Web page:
I agree with your representation of $\displaystyle T$. Now, $\displaystyle e_{i}$ is a standard notation for basis vectors. I would guess that
$\displaystyle e_{1}=\left[\begin{matrix}1\\ 0\end{matrix}\right]$, and
$\displaystyle e_{2}=\left[\begin{matrix}0\\ 1\end{matrix}\right]$.
So, what do you suppose $\displaystyle T(e_{1})$ is?
Neither. And, no, the matrix form is not $\displaystyle \begin{bmatrix}1 & 0 \\ 0 & 1\end{bmatrix}$.
You are told that the linear transfromation is "from $\displaystyle R^2$ to $\displaystyle R^3$" so you will be multiplying a matrix by a "column matrix" with 2 entries (actually 1 column, 2 rows as a matrix) so there must be two columns in you matrix to be able to multiply. The result is in [itex]R^3[/itex] so it will be a "column matrix" with 3 entries (1 column, 3 rows) which means your matrix must have 3 rows to give 3 results. The matrix representing this linear transformation must be "2 by 3" (2 columns, 3 rows).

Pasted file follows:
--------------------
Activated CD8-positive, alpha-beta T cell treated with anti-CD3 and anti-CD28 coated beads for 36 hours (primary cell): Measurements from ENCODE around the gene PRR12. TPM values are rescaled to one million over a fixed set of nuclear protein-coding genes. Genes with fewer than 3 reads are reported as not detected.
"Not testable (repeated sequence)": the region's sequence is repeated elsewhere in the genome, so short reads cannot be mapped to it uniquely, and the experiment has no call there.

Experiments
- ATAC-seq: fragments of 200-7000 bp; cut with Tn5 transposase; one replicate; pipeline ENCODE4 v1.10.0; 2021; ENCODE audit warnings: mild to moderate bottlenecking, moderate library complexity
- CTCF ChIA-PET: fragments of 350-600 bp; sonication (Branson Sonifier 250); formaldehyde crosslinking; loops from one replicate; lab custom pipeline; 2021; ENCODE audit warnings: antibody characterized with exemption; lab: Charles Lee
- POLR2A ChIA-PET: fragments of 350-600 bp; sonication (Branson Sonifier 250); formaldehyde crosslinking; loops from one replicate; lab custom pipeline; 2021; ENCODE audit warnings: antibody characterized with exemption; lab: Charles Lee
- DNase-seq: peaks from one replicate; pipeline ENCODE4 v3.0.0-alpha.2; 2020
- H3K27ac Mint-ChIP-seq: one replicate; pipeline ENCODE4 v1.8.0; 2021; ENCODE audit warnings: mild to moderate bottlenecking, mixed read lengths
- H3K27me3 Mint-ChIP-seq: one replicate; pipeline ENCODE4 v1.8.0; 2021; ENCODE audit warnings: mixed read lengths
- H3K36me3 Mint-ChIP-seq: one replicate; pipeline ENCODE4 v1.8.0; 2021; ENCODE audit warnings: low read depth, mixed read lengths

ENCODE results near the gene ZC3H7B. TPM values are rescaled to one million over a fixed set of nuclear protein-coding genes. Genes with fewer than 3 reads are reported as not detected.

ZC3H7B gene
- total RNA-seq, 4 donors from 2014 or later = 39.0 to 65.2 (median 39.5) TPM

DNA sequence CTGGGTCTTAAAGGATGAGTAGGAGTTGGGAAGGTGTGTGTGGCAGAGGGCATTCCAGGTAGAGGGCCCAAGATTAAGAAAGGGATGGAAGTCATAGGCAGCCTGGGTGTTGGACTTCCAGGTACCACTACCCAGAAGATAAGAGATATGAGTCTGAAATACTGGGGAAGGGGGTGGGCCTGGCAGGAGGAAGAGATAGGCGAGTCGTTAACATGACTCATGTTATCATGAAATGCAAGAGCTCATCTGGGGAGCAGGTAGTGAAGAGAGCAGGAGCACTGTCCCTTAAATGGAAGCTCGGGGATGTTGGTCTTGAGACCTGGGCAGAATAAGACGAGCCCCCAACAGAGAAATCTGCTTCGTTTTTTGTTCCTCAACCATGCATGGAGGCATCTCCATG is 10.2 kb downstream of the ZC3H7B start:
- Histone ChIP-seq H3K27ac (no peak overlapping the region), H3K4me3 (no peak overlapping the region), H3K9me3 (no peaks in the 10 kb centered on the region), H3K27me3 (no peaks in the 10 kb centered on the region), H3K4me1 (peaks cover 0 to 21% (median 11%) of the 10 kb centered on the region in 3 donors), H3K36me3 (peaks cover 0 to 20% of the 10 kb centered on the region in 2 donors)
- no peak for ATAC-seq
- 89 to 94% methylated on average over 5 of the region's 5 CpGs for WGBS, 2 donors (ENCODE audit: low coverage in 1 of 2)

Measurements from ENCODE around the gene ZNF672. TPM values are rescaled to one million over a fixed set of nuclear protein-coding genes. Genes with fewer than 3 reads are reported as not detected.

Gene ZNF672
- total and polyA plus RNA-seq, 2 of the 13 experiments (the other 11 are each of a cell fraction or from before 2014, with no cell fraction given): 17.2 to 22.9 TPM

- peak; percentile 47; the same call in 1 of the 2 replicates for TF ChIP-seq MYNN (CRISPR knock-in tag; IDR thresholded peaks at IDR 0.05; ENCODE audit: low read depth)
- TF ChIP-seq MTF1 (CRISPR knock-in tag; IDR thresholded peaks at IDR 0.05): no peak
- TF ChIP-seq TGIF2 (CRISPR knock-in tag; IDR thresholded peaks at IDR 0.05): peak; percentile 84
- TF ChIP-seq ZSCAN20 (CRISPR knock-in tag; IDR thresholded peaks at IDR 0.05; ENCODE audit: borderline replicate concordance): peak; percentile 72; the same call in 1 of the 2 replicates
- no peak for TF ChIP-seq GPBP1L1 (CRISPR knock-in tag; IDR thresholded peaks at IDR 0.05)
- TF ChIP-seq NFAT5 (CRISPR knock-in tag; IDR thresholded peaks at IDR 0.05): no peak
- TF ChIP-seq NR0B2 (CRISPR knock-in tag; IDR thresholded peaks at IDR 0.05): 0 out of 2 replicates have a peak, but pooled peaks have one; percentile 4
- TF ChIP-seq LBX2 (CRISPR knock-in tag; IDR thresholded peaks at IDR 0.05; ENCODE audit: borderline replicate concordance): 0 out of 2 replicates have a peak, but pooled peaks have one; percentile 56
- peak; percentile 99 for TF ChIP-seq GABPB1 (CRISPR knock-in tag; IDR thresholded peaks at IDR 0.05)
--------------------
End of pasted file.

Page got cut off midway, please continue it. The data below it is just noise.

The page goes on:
Do as Ackbeet suggested: since you titled this "Standard matrices and basis vectors" he, and I, assume that $\displaystyle e_1= \begin{bmatrix}1 \\ 0 \end{bmatrix}$ and $\displaystyle e_2= \begin{bmatrix}0 \\ 1\end{bmatrix}$.
You are told that $\displaystyle T(x_1, y_1)= (3x_1- x_2, -x_1+ x_2, 5x_2)$ so what is T(1, 0)? What is T(0, 1)?
Now use the fact that $\displaystyle \begin{bmatrix}a & b\\ c & d \\ e & f\end{bmatrix}\begin{bmatrix}1 \\ 0\end{bmatrix}= \begin{bmatrix}a \\ c \\ e\end{bmatrix}$ and $\displaystyle \begin{bmatrix}a & b\\ c & d \\ e & f\end{bmatrix}\begin{bmatrix}0 \\ 1\end{bmatrix}= \begin{bmatrix}b \\ d \\ f\end{bmatrix}$ to find a, b, c, d, e, and f.